Your first step after buying your container is to buy some small or medium sized mealworms.  You do not want mealworms that are labeled “Giant”; these have been sprayed with a hormone which allows them to grow larger but they will not molt into beetles and breed.  You also don’t need many mealworms: 25 or so worked for me when I purchased them at Petsmart.  Next you’ll need to put your substrate down (a fancy word for about 1.5” of oatmeal), add the worms, some carrot pieces and you are set.

mealworms2Mealworms do not like cold temperatures, so if you want to breed them, you’ll need to keep your farm at room temp.  Make sure you continue to give them a slice of carrot every 2-3 days.  You can use any type of vegetable that isn’t overly acidic.  I have used leftover lettuce, cucumbers, apples, potatoes, etc.  Just be careful to take out anything that becomes moldy (lettuce and carrots work best for me).

A mealworm farm takes a couple of months to establish.  At first you’ll see small little pencil-lead sized meal worms, usually in the corners.  They will grow larger over time, ending up at about 1” long before they molt into pupa.  It takes about 3-5 weeks after the first signs of newly hatched mealworms for them to be of size suitable for fishing.  You’ll want to leave about half your mealworms in your farm, so they can molt into pupa.  The pupa stage will last about a week, after which mealworms will turn into beetles.  A lot of pupa won’t make it through to the stage of becoming a beetle, so don’t be alarmed if many of them die during this phase.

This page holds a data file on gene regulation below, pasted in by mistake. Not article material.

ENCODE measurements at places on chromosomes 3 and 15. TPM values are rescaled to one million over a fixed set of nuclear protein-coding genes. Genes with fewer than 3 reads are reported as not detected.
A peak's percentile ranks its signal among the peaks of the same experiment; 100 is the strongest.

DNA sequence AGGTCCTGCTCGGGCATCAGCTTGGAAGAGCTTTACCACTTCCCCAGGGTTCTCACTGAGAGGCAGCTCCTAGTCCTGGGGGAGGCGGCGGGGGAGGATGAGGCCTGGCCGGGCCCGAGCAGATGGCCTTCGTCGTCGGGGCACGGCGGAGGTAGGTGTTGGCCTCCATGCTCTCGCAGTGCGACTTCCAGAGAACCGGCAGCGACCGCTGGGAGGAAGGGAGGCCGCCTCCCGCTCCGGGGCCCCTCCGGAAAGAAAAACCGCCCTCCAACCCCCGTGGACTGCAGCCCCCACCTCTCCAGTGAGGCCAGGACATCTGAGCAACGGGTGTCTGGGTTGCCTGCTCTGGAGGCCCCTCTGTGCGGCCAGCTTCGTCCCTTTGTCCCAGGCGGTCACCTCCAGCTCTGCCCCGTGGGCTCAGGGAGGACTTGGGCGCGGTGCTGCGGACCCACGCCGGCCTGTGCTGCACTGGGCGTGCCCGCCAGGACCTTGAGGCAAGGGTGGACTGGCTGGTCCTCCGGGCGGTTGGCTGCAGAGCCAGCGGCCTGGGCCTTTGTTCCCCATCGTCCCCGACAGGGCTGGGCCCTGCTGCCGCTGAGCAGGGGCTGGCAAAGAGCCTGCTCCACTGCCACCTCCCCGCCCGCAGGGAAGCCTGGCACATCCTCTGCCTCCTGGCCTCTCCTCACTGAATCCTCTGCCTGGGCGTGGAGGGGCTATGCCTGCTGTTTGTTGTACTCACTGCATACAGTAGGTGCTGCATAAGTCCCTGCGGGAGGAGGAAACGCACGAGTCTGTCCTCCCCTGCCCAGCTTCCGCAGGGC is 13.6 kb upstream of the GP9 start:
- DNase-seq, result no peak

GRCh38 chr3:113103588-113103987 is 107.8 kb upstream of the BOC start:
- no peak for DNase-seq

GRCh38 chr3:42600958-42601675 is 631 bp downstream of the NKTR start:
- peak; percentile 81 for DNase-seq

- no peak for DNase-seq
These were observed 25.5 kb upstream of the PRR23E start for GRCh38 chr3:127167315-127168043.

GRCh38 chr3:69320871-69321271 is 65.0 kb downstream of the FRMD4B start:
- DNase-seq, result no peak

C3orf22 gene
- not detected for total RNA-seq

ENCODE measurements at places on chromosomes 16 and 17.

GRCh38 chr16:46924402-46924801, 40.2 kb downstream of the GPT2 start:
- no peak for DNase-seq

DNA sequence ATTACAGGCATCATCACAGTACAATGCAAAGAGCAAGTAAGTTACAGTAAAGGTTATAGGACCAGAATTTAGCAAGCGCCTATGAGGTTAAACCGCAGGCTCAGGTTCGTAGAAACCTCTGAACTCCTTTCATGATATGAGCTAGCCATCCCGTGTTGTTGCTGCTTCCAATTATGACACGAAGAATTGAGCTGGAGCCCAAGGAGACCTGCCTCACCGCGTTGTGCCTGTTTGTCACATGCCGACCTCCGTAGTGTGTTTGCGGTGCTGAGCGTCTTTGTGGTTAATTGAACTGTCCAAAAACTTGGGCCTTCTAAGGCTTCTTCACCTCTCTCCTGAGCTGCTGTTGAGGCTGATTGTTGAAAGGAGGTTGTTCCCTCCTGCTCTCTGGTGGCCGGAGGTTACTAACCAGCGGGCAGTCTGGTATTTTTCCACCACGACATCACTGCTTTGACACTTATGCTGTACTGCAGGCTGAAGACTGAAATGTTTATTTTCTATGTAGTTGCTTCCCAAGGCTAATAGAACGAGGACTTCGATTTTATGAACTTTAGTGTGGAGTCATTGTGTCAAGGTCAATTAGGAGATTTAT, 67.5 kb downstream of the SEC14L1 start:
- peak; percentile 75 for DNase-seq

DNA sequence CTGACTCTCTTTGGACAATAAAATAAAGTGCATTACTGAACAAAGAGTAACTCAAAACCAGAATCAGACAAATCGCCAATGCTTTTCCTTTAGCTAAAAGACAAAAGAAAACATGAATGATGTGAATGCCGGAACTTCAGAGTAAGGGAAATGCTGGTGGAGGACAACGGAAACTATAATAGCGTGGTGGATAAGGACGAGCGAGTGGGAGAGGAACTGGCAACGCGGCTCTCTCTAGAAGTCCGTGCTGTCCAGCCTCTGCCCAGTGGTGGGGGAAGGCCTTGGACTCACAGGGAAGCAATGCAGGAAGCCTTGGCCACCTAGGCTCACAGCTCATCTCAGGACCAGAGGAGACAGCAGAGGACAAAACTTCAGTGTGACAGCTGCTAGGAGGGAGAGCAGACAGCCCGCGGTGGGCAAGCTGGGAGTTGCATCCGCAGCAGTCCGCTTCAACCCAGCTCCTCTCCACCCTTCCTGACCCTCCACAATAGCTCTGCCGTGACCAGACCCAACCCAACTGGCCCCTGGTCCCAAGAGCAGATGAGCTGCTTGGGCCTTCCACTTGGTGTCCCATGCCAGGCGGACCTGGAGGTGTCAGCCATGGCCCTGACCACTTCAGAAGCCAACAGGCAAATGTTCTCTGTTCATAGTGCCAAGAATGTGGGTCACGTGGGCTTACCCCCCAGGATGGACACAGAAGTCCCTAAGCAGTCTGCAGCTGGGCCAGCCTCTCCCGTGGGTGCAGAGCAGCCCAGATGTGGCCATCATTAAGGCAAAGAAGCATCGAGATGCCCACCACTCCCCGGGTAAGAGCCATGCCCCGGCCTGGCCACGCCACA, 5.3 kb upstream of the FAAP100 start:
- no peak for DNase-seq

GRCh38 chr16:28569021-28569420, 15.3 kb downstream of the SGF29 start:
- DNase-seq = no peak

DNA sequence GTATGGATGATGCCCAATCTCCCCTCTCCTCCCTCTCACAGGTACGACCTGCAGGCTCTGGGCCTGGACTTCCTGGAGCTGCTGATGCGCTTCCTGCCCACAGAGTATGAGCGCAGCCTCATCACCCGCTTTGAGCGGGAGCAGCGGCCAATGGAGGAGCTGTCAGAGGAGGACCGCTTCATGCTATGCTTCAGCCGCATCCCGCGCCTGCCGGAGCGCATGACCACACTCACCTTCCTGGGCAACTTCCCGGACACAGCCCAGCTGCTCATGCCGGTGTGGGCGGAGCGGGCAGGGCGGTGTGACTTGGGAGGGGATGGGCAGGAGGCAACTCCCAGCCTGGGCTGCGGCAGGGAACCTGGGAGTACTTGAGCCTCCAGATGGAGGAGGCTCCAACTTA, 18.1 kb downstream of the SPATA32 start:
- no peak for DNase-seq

After your initial batch of worms, depending upon your consumption rate, you will need to truncate your farm.  Beetles will produce rapidly and soon your initial farm will be overgrown.  I only use mealworms for myself; I don’t sell them, etc. so I’ll occasionally prune the farm, throwing excess mealworms into the local pond.  It’s my experience that you only need 20-25 beetles to sustain a farm that provides enough worms for fishing.

mealworms3After your farm is established, every few months or so, you’ll need to sift through your bins and transfer your mealworms to new substrate.  This is very important.  Your mealworms are eating, eliminating waste, etc. in their home and over time this will affect the health of the colony. 

To use mealworms for fishing, I use empty pill bottles with a bit of oats in them for transport.  I also recommend using either fly or very small 10 or 12 sized hooks.  You can utilize mealworms as you would any other live bait, with a drop shot, under a bobber, etc.  However, the most effective method I have used is a weighted bobber with the hook 10-12” below, allowing the mealworm to gently sink, as if it just fell from a tree.

Mealworms can be an easy, inexpensive and fun way to raise your own bait.  I still use other live baits, but during the spring, summer and early fall seasons I have found that mealworms are a very effective, low cost way for catching sunnies!